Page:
Sunday, 17 January 2010

American Indian Education & Teaching Indigenous Languages

RT @Northern_Clips: Found on Dr Jon Allan Reyhner's site report - #Inuktitut & #Yup'ik Family of Languages Dwnld PDF #Inuit

Meeting of the Inuktitut and Yup'ik Family of Languages
May 12, 2000
Guy Delorme (facilitator), Jacques Raymond (author of the report)
Jacques Raymond is a Translator and Interpreter Trainer at Kativk School
Board, Montreal, Quebec, Canada.
Attached file called
ILAC_27.pdf 114K

American Indian Education

RT @Northern_Clips: American Indian Education


This web site is designed to provide information, including links to related web sites, on the history and current thinking about American Indian education. It includes information on how American Indian students were taught English and on bilingual/bicultural education. In addition, there is material on teaching reading, math/science, curriculum development, and American Indian dropouts. Links are also provided to information on community-controlled schools, gifted and talented education, learning styles, and Indian children's books. This web site is maintained by Jon Reyhner.

Some important resources are linked below:

Research Reviews: Powerpoint Presentations:

Teaching Indigenous Languages

RT @Northern_Clips: Teaching #Indigenous #Languages


The National Geographic Society's Enduring Voices Project notes:

Every 14 days a language dies. By 2100, more than half of the more than 7,000 languages spoken on Earth--many of them not yet recorded--may disappear, taking with them a wealth of knowledge about history, culture, the natural environment, and the human brain.

This National Geographic Society Project identified five language "hot spots" around the world where Native Indigenous languages are most rapidly being lost, two of which are in the United States of America. The Native American Languages Act of 1990 makes it U.S. Government policy to promote, protect, and preserve the Indigenous languages of the U.S.A. This "Teaching Indigenous Languages" web site is an outgrowth of a series of annual conferences started in 1994 at Northern Arizona University to help achieve the goals of the Native American Languages Act. The conferences focus on the linguistic, educational, social, and political issues related to the survival of the endangered Indigenous languages of the world. The 16th Annual Symposium was held from April 30 to May 2, 2009 at Arizona State University. The 17th Symposium is scheduled to be at the University of Oregon on June 17-20, 2010. To receive conference updates and related information join the Indigenous-L List.

At the heart of this site are over a hundred full text papers from the 1994 through 2008 Stabilizing Indigenous Languages conferences as well as the 2000 Learn in Beauty conference and the 1989 Native American Language Issues Institute published in eight books. This site also has 55 columns from the magazine of the National Association for Bilingual Education, articles, and other materials. There is a subject index, a language/tribe index, and links to related sites, including an American Indian Education site. Please direct comments or questions about this site to Jon Reyhner at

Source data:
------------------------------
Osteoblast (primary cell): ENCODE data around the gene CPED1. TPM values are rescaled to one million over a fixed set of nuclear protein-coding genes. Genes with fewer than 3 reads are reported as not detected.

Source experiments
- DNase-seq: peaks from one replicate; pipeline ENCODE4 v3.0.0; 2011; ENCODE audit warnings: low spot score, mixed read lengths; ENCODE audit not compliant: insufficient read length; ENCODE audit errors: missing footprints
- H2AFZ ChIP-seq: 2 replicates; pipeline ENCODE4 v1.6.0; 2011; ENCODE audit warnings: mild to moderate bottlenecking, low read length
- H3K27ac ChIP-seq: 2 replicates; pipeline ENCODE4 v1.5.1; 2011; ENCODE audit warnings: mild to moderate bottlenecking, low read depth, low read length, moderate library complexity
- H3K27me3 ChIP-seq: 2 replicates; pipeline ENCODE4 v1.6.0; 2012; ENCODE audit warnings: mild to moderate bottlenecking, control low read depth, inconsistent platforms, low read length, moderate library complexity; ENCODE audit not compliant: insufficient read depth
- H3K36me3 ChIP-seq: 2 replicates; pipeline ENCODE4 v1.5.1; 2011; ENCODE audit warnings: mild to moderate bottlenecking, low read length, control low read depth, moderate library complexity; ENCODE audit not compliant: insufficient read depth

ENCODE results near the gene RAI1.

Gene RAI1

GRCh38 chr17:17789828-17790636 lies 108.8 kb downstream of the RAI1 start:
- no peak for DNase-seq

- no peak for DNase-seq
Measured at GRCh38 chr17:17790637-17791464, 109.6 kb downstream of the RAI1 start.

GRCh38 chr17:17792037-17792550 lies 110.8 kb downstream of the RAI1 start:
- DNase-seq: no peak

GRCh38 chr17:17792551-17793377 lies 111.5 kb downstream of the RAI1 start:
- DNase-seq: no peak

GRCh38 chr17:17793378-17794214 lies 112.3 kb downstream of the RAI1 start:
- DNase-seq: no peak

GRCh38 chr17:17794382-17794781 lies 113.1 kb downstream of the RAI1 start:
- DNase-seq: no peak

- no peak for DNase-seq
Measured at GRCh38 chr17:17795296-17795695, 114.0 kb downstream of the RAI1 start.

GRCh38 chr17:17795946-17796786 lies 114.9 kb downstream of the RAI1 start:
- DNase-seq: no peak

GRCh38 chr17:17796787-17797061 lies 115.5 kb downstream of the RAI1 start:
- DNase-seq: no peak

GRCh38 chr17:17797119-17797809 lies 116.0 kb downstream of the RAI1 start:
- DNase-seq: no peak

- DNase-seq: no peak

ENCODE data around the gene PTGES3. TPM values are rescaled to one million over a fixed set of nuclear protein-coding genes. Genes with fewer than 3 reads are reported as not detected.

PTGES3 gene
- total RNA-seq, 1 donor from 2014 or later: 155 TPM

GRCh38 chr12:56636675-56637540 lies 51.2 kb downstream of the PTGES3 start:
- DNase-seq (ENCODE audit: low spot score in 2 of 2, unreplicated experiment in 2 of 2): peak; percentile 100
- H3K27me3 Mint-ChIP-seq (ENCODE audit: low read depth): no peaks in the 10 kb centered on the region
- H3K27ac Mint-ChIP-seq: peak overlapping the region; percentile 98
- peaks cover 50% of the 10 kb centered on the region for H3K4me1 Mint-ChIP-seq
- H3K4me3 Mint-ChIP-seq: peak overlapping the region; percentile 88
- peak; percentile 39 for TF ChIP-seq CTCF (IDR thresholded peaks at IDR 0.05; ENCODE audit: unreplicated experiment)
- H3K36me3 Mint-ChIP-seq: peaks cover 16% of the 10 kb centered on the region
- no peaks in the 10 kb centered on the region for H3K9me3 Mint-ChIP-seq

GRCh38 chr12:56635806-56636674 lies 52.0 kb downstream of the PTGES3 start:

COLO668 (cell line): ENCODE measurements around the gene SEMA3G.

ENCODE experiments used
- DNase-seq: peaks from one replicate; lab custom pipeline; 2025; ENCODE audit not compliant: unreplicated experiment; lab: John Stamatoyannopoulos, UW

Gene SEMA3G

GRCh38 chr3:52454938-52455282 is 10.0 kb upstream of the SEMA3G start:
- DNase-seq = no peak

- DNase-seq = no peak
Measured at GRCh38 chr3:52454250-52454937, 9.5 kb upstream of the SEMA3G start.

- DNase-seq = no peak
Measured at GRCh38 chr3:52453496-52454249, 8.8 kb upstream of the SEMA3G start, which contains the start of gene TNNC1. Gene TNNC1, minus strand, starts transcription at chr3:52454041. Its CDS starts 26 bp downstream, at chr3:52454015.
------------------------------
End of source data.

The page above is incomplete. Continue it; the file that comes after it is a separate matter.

On September 13, 2007 the United Nations adopted a Declaration on the Rights of Indigenous Peoples, which includes language rights. Only Canada, New Zealand, and the United States of America have not ratified this declaration in which Article 13-1 reads "Indigenous peoples have the right to revitalize, use, develop and transmit to future generations their histories, languages, oral traditions, philosophies, writing systems and literatures, and to designate and retain their own names for communities, places and persons" and Article 14-1 reads "Indigenous peoples have the right to establish and control their educational systems and institutions providing education in their own languages, in a manner appropriate to their cultural methods of teaching and learning." The United Nations General Assembly declared 2008 as the International Year of Languages and February 21, 2009 was the United Nation's annual International Mother Language Day.

Hopi Teens Worry About Loss of Culture National Public Radio 12/29/2009
North Carolina Cherokee Take Steps to Preserve Language
2009 National Native Language Revitalization Summit
Native Now: Language PBS "We Shall Remain" Site with articles & video clips
Only Families Can Halt the Breakdown of Native Culture Anchorage Daily News
Kipp's Trip Ed. Magazine article about the co-founder of the Blackfeet immersion school


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